There’s a new meaning to hungry, hungry hippos: Scientists have documented one of the first instances of cannibalism in the hippopotamus.
“I was completely amazed. It was something I had never heard of,” said Dorward, a Ph.D. student at the U.K.’s University of Oxford.
When he got back to London, Dorward searched the research literature and found that cannibalism in hippos had been described only once before—by S. Keith Eltringham in 1999.
Normally thought of as herbivores, hippos have shown other carnivorous behavior before, too—in a 1998 paper, Joseph Dudley reported two of them killing and eating an impala. (Also see “‘Unusual’ Pictures: Lions vs. Hippo.”)
David Pfennig, a biologist at the University of North Carolina, Chapel Hill, said that there are certain advantages to eating a member of your own species.
“It’s a perfectly packaged form of nutrients you’re likely to need,” he said. (Also see “Human Meat Just Another Meal for Early Europeans?”)
There are also costs, the largest of which is the potential spread of pathogens. “You’re far more likely to catch a disease from a fellow human than you are from your pet cat,” Pfennig said.
Because of this, cannibalism tends to be rather rare, generally occurring under conditions of extreme hardship, when the benefits of a ready meal far outweigh the risk of catching a disease, he said.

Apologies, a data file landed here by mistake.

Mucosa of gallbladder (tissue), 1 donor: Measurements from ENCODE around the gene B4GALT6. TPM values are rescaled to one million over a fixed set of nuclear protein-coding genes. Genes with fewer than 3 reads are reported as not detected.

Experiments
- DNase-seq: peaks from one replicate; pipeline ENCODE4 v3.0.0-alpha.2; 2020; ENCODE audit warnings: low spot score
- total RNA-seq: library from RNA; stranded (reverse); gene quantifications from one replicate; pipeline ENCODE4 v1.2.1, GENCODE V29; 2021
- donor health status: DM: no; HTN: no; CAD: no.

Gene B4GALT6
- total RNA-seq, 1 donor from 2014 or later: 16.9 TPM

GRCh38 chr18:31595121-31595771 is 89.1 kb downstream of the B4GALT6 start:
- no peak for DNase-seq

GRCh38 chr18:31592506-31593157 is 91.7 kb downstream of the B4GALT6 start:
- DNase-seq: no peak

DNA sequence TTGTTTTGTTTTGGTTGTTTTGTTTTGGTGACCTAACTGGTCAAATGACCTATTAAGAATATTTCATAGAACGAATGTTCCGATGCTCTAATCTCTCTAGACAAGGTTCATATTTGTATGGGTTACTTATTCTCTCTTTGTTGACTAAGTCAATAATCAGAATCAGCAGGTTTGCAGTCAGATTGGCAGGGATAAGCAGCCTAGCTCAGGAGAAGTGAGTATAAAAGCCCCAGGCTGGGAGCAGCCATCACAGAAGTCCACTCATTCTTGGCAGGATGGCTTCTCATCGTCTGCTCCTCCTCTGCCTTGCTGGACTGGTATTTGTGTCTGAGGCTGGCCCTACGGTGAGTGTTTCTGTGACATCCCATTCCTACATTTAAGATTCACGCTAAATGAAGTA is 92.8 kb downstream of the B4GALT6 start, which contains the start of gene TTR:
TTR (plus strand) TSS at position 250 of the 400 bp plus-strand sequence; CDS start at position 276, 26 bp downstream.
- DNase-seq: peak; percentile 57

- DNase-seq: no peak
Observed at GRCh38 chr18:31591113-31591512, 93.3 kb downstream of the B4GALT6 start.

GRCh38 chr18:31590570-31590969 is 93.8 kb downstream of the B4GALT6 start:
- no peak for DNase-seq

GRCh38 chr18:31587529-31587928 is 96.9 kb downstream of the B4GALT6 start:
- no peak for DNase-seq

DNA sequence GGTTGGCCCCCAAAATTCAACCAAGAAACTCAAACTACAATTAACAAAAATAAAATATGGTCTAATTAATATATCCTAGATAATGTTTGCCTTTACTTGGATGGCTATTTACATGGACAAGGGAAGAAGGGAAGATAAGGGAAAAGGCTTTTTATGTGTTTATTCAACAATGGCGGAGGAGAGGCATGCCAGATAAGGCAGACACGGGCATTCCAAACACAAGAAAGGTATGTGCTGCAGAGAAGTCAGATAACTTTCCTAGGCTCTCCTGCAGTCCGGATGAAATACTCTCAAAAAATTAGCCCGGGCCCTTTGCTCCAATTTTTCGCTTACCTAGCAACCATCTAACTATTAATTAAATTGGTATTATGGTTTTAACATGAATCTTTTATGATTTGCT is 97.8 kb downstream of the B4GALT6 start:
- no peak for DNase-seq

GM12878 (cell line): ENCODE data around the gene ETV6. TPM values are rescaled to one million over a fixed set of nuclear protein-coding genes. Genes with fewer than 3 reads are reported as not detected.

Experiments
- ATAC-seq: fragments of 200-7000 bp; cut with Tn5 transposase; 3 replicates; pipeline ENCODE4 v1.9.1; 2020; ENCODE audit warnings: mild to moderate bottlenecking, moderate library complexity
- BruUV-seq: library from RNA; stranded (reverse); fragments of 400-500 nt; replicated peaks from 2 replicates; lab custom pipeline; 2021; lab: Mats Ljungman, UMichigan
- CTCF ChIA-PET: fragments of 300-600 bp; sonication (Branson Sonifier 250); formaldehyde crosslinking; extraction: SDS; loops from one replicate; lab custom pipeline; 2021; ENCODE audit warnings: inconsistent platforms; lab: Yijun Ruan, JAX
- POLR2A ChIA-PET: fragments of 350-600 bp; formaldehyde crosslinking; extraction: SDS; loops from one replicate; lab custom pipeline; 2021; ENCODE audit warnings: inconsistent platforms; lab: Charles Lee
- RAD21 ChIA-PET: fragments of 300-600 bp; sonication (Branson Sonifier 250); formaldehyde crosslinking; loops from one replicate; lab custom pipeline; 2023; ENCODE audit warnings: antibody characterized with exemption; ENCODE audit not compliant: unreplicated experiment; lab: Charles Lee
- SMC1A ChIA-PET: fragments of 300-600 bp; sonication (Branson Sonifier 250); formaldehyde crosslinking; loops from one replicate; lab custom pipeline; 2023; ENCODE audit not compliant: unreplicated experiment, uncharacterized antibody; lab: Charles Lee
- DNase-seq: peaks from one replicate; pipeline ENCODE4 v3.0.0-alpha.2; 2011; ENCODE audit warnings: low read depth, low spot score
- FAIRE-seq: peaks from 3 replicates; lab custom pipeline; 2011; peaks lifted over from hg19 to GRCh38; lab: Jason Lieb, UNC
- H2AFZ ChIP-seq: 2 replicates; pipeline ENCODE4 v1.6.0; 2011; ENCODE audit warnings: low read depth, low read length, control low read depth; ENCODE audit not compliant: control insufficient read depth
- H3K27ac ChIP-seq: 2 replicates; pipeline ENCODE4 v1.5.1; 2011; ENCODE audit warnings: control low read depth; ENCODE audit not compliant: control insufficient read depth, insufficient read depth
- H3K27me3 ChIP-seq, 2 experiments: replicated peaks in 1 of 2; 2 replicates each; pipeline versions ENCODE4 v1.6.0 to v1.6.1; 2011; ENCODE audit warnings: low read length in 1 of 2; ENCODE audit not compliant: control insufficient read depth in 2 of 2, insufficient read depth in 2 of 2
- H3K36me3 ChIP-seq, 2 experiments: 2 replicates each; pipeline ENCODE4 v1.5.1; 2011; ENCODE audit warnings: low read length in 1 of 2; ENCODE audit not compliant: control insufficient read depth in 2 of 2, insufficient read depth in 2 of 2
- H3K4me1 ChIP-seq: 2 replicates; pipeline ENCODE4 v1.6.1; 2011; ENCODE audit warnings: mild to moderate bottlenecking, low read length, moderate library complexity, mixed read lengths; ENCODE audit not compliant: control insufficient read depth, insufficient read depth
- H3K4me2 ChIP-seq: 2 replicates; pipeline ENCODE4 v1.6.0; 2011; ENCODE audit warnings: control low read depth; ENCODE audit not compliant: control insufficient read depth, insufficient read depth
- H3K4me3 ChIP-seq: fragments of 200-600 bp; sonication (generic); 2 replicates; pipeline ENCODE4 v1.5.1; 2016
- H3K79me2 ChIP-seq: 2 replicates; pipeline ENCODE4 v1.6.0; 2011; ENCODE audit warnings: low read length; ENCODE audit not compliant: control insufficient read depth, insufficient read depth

Indeed, the previously reported incidents of hippo carnivory occurred during severe droughts.
But when Oxford’s Dorward witnessed the hippo cannibalism, in April 2014, the region had more than adequate rainfall—leaving him puzzled as to its cause.
To figure it out, he’s working to document other episodes of hippo cannibalism in Africa. “Because the behavior is so rare, we are relying on others to report it,” said Dorward, who published the new study January 7 in the African Journal of Ecology.
Hippos aren’t the only surprising cannibals-read on for more examples.
Eggs of this North American amphibian hatch in small, temporary pools of water, such as those from melting snow, said Pfenning, who has spent his career studying cannibalism in tiger salamanders.
In such transient habitats, tiger salamander larvae must grow rapidly if they are going to make it to adulthood. So, to speed this process along, some larvae eat each other. (Also see “What Ate a 9-Foot Great White Shark? Another Great White?”)
These cannibalistic larvae look different from their other young, with larger heads, bigger mouths, and sharper teeth, according to Pfennig.
In some areas of the arid western U.S., up to one in three larvae can be the cannibal form.
Cannibalism in the insect-eating sloth bear, native to India, came to the scientists’ attention about a year ago after a mother at Smithsonian’s National Zoo in Washington, D.C., ate several of her offspring.
The cubs’ mother, Khali, had successfully raised cubs in the past, and zookeepers still aren’t sure what prompted her to kill and eat two of her cubs.
But zoo staff took on the 24/7 job of rearing the remaining cub, wearing her in a sling and feeding her out of a bottle. The cub is alive and healthy.
At first scientists thought them to be isolated attacks, but a 2007 study in Current Biology documented several other instances of this behavior, even in female chimpanzees—once thought to be gentler than more aggressive males.
To Pfennig, chimps likely cannibalize to reduce competition for food and mates—and because other chimps are simply a good meal.
Talk about having your friend and eating it, too.